When we first got our mitts on the Dell XPS14 we could tell that it had quality running through its veins. As we pulled the system out of the packaging, it just had the feel of a quality build. It didn’t feel flimsy, or overly fragile. In my hands any thing that’s to fragile, usually meets an untimely end! Fortunately we didn’t have to put the physical durability to the test today. I don’t doubt that the XPS14 is durable, but there are a couple of aspects that would concern me in a fall. First is the glass screen. Corning Gorilla glass is great for scratches and usually pretty durable. I have seen Gorilla Glass completely shatter though, all depends how it lands. The only other part that would worry me in a fall is the Seagate 2.5″ hard drive. If you’ve ever dropped a hard drive, you know how frustrating that can be. Now imagine it in a Ultrabook that isn’t really meant to be opened up by the end user. Though, it does only take the removal of a handful of screws to open the Dell XPS14 up and gain access to the drives.
Overall I really like the Dell XPS14, of course there’s good, and not so good aspects of this ultrabook. Starting with the good, it’s an Intel Core i7 3517U processor, 14″ screen, 500GB of storage. At the heart of the Dell XPS14 we have an Intel Core i7 3517U processor. The i7 3517U has two physical cores, plus an additional two threads for a total of four threads. Obviously the i7 3517U isn’t as powerful as a desktop i7, but Dell is aiming for a blend of power and battery life. The 14″ screen has multiple aspects to it. On the positive side, it’s big enough to look at without squinting, the colors are great at the right angle, overall it’s a solid panel. The XPS14 has 500GB of storage which is plenty of storage for an Ultrabook.
The bad (ok, not really bad, but worth mentioning), above I mentioned that the 14″ display has multiple aspects. Well the not so positive in my eyes is the 1600×900 resolution. Personally I would have liked to see the XPS14 have a 1920×1080 (1080P) display, though I know that would also increase the cost. Our system is using Intel SRT, which isn’t as fast as a SSD, nor is it as costly for the price. Everything is a bit of a wash to this point. It’s all about cost vs. performance. What really did throw me for a loop was the Single Channel Memory. A $1499 Ultrabook that doesn’t have dual channel memory, or at least the option for it, just doesn’t seem right.
The performance of the Dell XPS14 was certainly better than the performance we saw a couple of weeks ago with the Cyberpower Zeus M2, at least most of the time. There are a couple of trade offs that Dell made with the XPS14, at least on this particular model. Our XPS14 uses a 500GB traditional hard drive with a 32Gb SSD configured in Intel Smart Response Technology. This gives the Dell XPS14 the overall feel of SSD responsiveness, with the storage space of a traditional hard drive. By using Intel SRT we are able to have the feel of a SSD with the storage we need, without the cost of a 500GB SSD. It’s not quite as fast as using a SSD alone but a 500GB SSD tends to be cost prohibitive for most of us. The other area that actually blew my mind was the memory performance! Sadly it wasn’t in a good way.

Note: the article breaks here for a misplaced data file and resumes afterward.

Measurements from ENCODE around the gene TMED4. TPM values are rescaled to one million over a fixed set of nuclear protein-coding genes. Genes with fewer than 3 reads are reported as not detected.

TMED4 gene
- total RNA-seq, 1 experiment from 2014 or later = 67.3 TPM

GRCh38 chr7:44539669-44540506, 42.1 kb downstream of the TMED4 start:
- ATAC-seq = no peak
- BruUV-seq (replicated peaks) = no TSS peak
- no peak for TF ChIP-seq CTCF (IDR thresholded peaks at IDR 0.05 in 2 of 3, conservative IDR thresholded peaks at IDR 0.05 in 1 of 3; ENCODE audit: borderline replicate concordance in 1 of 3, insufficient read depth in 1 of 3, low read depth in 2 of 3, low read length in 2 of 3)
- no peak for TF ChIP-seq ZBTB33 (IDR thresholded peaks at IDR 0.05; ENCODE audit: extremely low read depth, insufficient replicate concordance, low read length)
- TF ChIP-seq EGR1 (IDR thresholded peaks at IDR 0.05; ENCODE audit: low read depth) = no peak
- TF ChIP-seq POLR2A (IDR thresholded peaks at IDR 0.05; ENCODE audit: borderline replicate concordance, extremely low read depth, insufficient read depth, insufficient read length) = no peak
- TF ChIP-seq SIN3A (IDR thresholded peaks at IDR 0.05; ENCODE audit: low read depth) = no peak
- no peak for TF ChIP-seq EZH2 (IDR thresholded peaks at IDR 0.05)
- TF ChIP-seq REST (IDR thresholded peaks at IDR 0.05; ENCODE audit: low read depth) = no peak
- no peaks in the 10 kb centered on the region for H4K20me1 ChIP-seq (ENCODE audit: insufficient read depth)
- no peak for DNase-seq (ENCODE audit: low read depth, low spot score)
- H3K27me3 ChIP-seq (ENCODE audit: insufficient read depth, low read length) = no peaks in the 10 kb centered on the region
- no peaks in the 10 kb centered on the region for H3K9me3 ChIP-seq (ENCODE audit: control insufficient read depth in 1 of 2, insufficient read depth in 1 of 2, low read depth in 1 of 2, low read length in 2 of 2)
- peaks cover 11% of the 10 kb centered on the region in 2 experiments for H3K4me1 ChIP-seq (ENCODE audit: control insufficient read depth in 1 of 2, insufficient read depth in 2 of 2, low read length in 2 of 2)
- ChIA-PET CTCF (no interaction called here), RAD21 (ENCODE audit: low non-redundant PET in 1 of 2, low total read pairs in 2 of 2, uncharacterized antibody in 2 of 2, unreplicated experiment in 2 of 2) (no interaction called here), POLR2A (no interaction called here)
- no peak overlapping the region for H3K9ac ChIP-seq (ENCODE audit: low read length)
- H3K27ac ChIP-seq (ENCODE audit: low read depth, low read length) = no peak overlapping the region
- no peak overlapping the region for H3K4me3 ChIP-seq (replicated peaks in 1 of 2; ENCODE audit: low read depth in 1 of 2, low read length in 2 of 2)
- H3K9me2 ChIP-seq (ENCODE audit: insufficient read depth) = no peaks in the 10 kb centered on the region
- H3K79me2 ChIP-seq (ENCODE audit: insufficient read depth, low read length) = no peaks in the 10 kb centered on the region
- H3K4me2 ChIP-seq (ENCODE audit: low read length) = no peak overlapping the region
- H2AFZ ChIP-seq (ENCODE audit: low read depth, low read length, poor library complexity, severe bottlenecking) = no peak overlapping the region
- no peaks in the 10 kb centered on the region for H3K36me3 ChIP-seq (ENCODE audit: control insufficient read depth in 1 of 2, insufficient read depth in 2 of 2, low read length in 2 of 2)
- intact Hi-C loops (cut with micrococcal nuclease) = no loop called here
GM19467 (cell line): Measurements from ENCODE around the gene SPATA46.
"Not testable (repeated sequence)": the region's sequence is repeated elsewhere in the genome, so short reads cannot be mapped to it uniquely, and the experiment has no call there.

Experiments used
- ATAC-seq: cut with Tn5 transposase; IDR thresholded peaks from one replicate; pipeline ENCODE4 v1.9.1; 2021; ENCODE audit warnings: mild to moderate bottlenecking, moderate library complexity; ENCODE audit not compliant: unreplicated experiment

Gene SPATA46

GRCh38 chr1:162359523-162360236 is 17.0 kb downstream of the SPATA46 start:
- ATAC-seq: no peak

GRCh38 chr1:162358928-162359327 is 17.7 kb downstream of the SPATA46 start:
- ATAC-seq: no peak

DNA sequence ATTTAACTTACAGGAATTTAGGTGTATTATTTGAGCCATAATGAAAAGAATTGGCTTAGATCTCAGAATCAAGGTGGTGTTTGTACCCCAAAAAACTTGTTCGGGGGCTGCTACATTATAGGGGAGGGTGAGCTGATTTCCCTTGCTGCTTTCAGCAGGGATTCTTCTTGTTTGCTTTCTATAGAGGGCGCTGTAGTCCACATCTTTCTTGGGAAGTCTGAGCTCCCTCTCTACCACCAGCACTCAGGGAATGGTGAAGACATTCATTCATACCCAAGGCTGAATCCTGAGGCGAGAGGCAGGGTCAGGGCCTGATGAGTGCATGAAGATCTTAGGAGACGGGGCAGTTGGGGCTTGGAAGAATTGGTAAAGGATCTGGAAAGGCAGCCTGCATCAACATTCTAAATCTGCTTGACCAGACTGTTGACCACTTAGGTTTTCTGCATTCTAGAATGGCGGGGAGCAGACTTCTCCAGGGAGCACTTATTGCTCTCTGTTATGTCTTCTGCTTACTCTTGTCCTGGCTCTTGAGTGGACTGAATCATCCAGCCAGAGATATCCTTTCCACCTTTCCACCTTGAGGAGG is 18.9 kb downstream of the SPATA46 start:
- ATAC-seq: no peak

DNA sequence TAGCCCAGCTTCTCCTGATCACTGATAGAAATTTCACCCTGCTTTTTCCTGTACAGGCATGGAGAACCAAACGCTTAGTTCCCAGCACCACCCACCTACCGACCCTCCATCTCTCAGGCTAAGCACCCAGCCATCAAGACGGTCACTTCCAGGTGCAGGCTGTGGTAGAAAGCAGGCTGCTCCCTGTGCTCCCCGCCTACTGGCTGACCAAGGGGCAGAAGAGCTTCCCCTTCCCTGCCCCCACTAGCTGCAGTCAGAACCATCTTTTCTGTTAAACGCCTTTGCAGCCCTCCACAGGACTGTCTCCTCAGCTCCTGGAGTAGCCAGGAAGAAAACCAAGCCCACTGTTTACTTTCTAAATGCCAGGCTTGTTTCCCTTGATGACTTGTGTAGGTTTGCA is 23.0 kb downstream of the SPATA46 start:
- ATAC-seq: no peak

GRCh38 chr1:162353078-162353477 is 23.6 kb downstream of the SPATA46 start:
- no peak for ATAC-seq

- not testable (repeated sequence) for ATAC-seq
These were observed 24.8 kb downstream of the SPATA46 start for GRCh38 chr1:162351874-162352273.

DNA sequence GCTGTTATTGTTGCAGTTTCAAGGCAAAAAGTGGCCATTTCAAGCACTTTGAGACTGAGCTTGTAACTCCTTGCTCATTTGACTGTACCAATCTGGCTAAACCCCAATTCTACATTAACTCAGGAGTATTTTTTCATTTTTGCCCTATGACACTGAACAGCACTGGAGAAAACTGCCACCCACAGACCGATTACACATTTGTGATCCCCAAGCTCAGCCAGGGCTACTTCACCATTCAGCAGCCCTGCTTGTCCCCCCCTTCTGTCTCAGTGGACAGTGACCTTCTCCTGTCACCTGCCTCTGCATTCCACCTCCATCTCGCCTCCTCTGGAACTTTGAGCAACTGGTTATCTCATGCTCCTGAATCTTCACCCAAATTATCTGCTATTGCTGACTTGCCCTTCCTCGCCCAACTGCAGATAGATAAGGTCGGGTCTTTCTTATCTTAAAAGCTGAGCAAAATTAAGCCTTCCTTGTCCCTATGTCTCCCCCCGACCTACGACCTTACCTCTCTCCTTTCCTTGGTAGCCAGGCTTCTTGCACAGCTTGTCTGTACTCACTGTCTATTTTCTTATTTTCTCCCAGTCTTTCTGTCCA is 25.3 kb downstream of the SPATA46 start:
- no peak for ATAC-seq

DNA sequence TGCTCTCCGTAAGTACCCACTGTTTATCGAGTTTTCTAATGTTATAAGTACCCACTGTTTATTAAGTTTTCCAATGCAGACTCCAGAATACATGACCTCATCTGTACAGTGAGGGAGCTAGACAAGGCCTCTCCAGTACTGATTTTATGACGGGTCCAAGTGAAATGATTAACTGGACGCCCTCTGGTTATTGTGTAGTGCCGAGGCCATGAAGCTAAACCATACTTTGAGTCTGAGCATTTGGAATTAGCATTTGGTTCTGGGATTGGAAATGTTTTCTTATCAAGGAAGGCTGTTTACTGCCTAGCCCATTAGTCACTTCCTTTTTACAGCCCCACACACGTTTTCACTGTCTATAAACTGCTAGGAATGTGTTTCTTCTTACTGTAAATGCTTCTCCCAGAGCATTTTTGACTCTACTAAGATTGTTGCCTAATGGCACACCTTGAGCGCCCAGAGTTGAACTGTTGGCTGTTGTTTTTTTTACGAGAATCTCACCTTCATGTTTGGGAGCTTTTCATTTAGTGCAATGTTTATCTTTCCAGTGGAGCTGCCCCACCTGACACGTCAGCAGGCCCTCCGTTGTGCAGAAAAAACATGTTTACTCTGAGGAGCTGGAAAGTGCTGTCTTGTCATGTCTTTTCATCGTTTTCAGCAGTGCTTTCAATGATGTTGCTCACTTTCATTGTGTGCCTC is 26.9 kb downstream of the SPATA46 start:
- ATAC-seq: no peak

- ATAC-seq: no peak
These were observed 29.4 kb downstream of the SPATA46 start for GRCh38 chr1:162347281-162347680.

The Dell XPS14 is using only a single SODIMM of DDR3 memory. While the 8Gb of DRAM that comes installed in the system is likely enough for most users, we took a pretty serious performance hit when comparing the memory scores between our two systems. The Dell XPS14 aggregate memory performance was just over half the performance of the Cyberpower Zeus M2. The kicker is that we can’t even add a second SODIMM to the system to improve the performance, the XPS14 only has a single SODIMM slot for us to use.
One of the key points, we aren’t relying strictly on the Intel HD 4000 Graphics on the Intel Core i7 3517U. Dell has incorporated a discrete level graphics card in addition to the HD 4000. The NVIDIA GeForce GT 630M features 1GB of GDDR5 memory. The GeForce GT 630M isn’t exactly a beast of a card, but it is certainly better than the Intel HD 4000 graphics. This is evident by the 3DMark 11 benchmark results. The Dell XPS14 and the Cyberpower Zeus M2 system certainly have their differences, 3DMark focus’s on the graphics. In both the ‘Entry’ and ‘Performance’ presets the Dell XPS14 was just about double the scores of the Zeus M2 which relies only on the Intel HD 4000 graphics. So while the GeForce GT 630M isn’t a beast, it will easily improve our experience in some light to moderate gaming.
The ‘Meh’, the Dell XPS14 series has a starting price of $1099. The model we were looking at carries a price tag of $1499, and the top model that has the same specs with the exception of a 512GB SSD is available for $1999. The Dell XPS14 starts out with a 1 year warranty, from there you can increase the warranty to as much as three years. Of course there is a couple of different levels that you can run with.
The Standard 1 year is included, the first level of the three year is $199, the Dell recommended is $219, and the best which includes Accidental Damage Service is $349. Depending on how long you plan on keeping the XPS14 and how easy or hard you are on, you may want to invest in the ‘Best’ just in case you accidentally throw it across the parking lot.
Legit Bottom Line: Ultimately the Dell XPS14 is a rock solid system and didn’t disappoint today. If you’re looking to invest into an ultrabook, the XPS14 would be a great one to get your hands on.